The Concept of Evil

In all the scriptural texts of the western world, a devout seeker will find no judgment that directly addresses, clarifies or answers the problem of what really constitutes evil.  Perhaps that should not be so surprising since genuine history has shown that religionists of every variety often tend to make use of evil methods to foster their particular faith system.  Today, for example, we see reprehensible behavior being put into practice in the United States where religious extremists labor fanatically to undermine all the long-standing noble principles of democracy. 

Those who hold the Bible aloft as their standard for “values” while attempting to tear down those principles of democracy seem especially fond of the bloody tales of the Old Testament.  God did a lot of verbalizing in the early part of the Old Testament, and his fatherly participation is implied throughout the New Testament, but how often is it ever claimed that God proclaimed himself to be just?  The nearest thing that a seeker may find in either the Old or New Testament on the question of what supposedly constitutes evil is in the Book or Job.  And that “holy” tale happens to be a  plagiarized version lifted from Babylonian literature, which the Yahweh priest copiers doctored with the assertion that God, being benevolent, always makes things right.

There is subtle juggling in the scriptural evaluation of what constitutes evil, such as is presented in Job—a blurred distinction of what is evil and what happens to be an encounter with misfortune.  Properly, evil must be defined as a purposeful and/or intentional impairment imposed by a person or group of persons upon other persons, or upon other living creatures.  Evil is malevolent action that is deliberately taken against others.  Unfortunately, “good book” stories don’t make this clear, and the fundamentalists love to use these examples as their “values.”

For an answer to the problem of evil, the common clerical explanation inspired by scriptural tales is that evil arises from man having been given free will choice.  This is more hollow than holy, for such an explanation conveniently allows a faith system a lucrative market in the selling of anti-“sin” safeguards.  This is possible simply because the free will excuse allows the blame for any negative experience to be placed solidly on the victim by judging the victim as having done something wrong to deserve it!  That is the premise that hovers over the biblical version of Job.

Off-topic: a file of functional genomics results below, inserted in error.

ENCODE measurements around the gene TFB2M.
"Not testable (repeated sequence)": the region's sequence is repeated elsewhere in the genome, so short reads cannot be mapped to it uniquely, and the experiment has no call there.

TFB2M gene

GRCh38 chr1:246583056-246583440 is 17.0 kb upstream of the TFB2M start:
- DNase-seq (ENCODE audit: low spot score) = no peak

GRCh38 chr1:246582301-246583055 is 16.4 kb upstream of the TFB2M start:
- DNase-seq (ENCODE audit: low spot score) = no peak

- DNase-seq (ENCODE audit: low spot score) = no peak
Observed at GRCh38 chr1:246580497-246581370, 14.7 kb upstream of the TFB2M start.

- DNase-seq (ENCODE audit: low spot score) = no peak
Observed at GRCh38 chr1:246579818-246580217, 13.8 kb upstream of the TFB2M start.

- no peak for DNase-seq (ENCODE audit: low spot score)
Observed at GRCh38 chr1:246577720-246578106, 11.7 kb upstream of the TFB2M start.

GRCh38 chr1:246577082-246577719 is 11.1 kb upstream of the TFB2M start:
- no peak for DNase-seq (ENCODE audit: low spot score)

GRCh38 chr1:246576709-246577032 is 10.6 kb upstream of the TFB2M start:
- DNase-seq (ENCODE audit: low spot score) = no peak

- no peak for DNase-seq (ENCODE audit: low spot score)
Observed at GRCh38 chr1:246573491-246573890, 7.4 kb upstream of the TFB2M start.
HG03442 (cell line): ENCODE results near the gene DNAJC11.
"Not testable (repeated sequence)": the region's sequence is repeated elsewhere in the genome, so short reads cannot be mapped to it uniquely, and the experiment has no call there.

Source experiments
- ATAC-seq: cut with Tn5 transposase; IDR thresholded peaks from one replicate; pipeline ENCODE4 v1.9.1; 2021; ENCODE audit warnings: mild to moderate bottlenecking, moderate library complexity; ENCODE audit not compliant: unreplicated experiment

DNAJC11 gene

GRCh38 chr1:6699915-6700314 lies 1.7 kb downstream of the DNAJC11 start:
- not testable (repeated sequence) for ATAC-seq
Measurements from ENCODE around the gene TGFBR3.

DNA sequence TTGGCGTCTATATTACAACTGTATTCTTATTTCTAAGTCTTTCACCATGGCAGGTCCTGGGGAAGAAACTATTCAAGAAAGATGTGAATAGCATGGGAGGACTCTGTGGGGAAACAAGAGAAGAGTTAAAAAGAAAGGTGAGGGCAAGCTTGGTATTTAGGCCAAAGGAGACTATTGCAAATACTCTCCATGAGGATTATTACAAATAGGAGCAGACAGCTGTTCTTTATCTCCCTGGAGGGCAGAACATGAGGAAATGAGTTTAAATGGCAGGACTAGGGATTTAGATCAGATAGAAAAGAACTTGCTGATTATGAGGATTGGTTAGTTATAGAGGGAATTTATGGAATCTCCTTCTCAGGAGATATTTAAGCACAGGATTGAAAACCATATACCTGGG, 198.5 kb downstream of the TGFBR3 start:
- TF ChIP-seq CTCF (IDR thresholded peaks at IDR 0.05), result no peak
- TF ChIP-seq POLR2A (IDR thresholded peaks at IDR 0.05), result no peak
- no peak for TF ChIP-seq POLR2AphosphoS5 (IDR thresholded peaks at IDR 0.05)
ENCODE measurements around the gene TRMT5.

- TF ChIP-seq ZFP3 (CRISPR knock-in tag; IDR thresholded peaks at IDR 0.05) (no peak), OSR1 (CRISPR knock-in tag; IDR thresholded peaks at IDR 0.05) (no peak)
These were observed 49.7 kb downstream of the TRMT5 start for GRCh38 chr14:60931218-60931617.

Elsewhere, though, in 1 Samuel 18:10 it states “…and an evil spirit from god came upon Saul…”  This blunt admission in “holy word” of god’s negative aspects has bewildered countless biblical scholars and clergy.  They mistakenly proclaim that their personification of creative energies, which they call God, is good only.  But the negative principles that are part of creative energies cannot be denied; positive/negative polar interaction is also referred to in Isaiah 45:7 where god is quoted as saying, “I form the light, and create darkness: I make peace, and create evil.  I am the Lord (law) of all these things.” 

The much older material upon which such biblical tales were structured explained that a blend of polar energies are responsible for any definable manifestation.  That more ancient knowledge pops up in only a couple of OT books, however: in Samuel and in Isaiah.

So the encounters with misfortune that people experience, such as debilitating diseases or natural disasters, are not the result of the victim’s having done something wrong in the sight of a wily god.  Those tribulations are traceable to biological malfunctions or to the exchanges of creative energies known as Nature.  Electrical storms, for example, can vary in intensity from gentle rains to raging hurricanes; they are natural energy interactions, not direct acts of God.  Ditto for other natural energy exchanges such as trigger earthquakes, and which are too often palmed off as being the “wrath of god.”

Out of this confusion a double standard is utilized in the biblical assessment of evil, for nowhere else in the animal kingdom has any creature of nature been branded as acting with evil intent.  Not even the carnivores.  In scriptural narrative it is only man that is branded as capable of  perpetuating evil, and this is attributed to man being influenced by some opponent (Devil, Satan, etc.) of god’s goodness.  But giving god credit only for all that is good but pretending that this personification of creative energy has no part in the negative aspects that accompanies life is nothing more than selective blindness.

That convenient premise certainly does not explain evil.  The predator/victim relationship that exists throughout all the rest of Nature makes the hypothesis of a benevolent god questionable.  If that god-permissable predatory activity is representative of intelligent design, it means that man’s concept of evil exists only in how man is taught to assess his encounter with negative experiences: it does not define how or why evil exists.  This conveniently leaves the field open for evil actions to be used in the selling of a faith system (or political scam).

And in choosing to hypothesize a benevolent God, we have been tricked into meeting our fears of victimization by labeling any negative experience as evil.  Around this fear of victimization organized faith systems have constructed the elaborate scaffolding of self-serving “values,” which are painted as different shades of morality.  Then, pointing to this man-erected scaffolding, the claim is made that it proves the existence of a moral God.

Unfortunately for man, these self-serving faith systems have slyly avoided any real guidance of man toward his higher potential.  And in ignoring the nature of what constitutes the “evil spirit from god” spoken of in 1 Samuel, these faith systems skate alarmingly close to being evil.

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